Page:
In the last week of August 2011 more than 2,000 people travelled to Washington DC to carry out a 2 week protest from August 20 through September 3, to urge President Obama to deny the permit for a 1,700 mile pipeline which would transport Canadian Tar Sands oil from Alberta right through the US heartland to Gulf Coast refineries and ports.
Despite this being a peaceful protest many of the citizens protesting have been arrested for civil disobedience, and still they come to make their views known.
Travel north to where the mighty rivers Athabasca, Smoky, Peace, Chinchaga and Hay, drain north and east from the Rocky Mountains into the Arctic Ocean and you will find yourself in the Boreal Forest; a region comprising almost half of Alberta. The landscape is heavily forested and home to a great diversity of vegetation and wildlife including the arctic grayling, river otter and black-throated green warbler and endangered species such as the whooping crane and the woodland caribou.
The boreal forest has remained wilderness for much of this century however oil sands cover 140,000 sq km of this forest - just over one fifth of the province of Alberta; an area larger than England UK. Imagine driving the length and breadth of England; that is the area of tar sands, 60% of which has been leased for extraction though not all of that is currently being mined.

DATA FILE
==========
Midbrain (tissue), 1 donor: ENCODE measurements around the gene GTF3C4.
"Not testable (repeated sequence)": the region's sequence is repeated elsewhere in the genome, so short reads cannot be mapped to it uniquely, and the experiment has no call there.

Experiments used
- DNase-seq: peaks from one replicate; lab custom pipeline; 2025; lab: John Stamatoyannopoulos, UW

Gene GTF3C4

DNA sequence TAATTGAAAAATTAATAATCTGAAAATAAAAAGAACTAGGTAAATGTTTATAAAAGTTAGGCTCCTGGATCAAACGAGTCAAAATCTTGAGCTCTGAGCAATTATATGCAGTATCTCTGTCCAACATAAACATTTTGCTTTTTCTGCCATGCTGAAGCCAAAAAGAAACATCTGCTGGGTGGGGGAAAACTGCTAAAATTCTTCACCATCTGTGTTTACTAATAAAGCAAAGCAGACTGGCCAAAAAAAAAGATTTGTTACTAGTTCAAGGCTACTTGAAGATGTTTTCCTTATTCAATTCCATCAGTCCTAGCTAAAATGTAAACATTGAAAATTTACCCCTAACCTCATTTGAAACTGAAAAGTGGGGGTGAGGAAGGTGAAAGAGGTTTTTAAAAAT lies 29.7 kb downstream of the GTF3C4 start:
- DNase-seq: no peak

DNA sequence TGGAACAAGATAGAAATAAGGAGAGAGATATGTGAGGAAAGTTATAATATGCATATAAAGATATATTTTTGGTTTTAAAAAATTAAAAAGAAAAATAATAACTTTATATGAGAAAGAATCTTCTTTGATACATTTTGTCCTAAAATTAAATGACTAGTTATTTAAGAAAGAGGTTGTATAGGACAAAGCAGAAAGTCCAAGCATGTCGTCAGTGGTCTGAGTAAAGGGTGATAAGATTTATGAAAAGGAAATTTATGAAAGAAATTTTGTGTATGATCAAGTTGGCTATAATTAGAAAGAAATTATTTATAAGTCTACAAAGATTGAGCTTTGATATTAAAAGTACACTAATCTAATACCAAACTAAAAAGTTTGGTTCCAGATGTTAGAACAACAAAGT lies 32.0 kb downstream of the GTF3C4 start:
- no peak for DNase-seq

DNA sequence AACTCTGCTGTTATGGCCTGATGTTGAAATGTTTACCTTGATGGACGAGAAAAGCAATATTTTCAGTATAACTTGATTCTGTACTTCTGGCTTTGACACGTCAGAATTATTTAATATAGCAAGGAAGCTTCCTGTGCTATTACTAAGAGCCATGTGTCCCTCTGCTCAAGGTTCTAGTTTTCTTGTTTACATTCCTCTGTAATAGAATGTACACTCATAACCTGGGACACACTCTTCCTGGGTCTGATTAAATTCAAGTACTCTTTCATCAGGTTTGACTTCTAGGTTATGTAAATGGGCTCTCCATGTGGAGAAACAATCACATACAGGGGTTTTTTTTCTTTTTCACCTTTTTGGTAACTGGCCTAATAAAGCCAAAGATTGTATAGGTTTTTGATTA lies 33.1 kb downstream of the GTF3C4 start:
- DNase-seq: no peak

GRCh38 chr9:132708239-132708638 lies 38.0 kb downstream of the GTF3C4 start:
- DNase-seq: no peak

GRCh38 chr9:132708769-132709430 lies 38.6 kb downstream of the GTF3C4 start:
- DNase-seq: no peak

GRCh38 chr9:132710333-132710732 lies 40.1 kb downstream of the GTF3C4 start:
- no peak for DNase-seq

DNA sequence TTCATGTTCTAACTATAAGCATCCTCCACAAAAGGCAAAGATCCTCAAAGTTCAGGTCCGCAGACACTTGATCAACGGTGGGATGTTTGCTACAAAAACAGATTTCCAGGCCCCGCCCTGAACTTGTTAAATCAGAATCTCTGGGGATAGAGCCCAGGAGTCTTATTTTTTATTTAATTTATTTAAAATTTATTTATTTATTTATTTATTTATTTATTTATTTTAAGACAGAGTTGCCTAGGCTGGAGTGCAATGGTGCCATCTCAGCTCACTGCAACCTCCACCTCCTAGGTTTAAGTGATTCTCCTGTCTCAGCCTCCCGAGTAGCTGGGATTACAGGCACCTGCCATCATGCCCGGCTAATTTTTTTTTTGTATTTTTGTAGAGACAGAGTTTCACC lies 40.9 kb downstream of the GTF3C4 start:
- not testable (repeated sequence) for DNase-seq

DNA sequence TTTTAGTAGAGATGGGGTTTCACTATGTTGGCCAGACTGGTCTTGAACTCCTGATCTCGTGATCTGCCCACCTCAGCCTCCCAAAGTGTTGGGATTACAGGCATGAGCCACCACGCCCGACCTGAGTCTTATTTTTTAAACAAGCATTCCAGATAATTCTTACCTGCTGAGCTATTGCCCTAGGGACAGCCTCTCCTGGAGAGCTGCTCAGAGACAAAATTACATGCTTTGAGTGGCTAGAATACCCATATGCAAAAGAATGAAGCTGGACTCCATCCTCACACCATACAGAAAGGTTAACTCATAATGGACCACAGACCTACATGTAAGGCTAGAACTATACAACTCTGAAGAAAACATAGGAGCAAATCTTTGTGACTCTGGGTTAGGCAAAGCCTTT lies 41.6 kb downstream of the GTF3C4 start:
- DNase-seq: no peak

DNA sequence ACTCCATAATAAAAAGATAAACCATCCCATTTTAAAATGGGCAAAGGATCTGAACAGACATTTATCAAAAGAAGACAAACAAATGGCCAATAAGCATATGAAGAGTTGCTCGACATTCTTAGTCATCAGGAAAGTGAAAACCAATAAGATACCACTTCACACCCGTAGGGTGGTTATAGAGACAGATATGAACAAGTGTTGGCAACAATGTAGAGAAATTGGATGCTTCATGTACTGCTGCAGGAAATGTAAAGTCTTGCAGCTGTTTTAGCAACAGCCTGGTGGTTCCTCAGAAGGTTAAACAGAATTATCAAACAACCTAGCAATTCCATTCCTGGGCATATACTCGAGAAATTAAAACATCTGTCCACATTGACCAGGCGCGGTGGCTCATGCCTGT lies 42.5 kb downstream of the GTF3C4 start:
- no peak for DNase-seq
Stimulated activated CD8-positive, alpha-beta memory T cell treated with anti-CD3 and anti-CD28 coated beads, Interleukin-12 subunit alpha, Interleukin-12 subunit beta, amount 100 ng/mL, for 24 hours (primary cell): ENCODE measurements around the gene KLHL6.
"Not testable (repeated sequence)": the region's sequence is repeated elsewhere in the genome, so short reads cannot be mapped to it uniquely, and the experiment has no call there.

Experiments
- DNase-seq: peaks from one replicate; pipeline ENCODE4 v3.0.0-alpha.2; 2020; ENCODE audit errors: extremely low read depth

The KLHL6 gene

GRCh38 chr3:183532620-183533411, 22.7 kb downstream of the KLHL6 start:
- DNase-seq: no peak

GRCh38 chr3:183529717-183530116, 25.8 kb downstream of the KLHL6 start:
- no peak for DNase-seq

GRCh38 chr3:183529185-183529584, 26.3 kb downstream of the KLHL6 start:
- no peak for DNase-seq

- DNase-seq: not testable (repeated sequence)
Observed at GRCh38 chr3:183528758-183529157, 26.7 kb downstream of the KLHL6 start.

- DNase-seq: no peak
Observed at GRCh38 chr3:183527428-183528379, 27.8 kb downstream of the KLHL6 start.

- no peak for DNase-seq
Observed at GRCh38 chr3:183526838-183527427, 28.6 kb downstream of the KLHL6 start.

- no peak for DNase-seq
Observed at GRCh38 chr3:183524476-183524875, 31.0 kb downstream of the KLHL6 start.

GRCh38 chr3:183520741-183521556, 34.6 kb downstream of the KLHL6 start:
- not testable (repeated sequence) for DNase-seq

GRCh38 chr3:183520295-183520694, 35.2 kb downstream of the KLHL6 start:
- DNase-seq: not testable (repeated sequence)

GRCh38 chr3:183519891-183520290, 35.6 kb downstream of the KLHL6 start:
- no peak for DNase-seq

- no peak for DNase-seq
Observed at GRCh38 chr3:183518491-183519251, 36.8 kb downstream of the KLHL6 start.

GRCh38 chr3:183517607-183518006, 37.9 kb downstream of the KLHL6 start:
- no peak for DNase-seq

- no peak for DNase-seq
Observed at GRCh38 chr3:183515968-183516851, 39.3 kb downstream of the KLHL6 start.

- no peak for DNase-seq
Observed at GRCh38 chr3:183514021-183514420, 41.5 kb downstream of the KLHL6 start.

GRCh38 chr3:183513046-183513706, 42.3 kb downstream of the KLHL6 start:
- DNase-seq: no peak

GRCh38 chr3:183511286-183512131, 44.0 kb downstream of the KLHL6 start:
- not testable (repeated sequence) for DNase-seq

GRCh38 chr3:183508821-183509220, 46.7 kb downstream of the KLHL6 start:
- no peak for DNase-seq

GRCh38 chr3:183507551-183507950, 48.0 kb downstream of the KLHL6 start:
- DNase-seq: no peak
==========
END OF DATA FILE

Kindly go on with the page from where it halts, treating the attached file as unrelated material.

More than 1,400 known pollutants are emitted by oil sands operations taking the oil sands industry anywhere from third to twelfth place—depending on the pollutant—among all Canadian industrial sources for pollution.
Massive tailings ponds associated with surface mining contain numerous toxic contaminants that can leach at low concentrations through dams and dikes. Volatile contaminants can be transported by air, and the Royal Society of Canada panel, having reviewed reams of publicly available information on factors such as health status, air and water pollution, greenhouse gas emissions, land disturbance, and energy and water consumption, concluded that "for Canada and Alberta, the oil sands industry involves major environmental issues on many fronts which must be addressed as a high priority"
The operation has already had many breaches of safety including numerous spills from processing plants and pipelines, 23 fires and explosions at facilities, fires on wastewater ponds and the deaths of more than 2,000 waterfowl that landed on various tailings ponds.
Many toxins, (such as PACs, antimony, arsenic, cadmium, chromium, copper, lead, mercury, selenium, and zinc,) occur at higher concentrations downstream of oil sands operations than upstream and some of these are elevated enough to kill fish as far away as Lake Athabasca.
Making liquid fuels from oil sands requires energy for steam injection and refining. This process generates two to four times the amount of greenhouse gases per barrel of final product as the production of conventional oil. If combustion of the final products is included, the so-called "Well to Wheels" approach, then oil sands extraction, upgrade and use emits 10 to 45% more greenhouse gases than conventional crude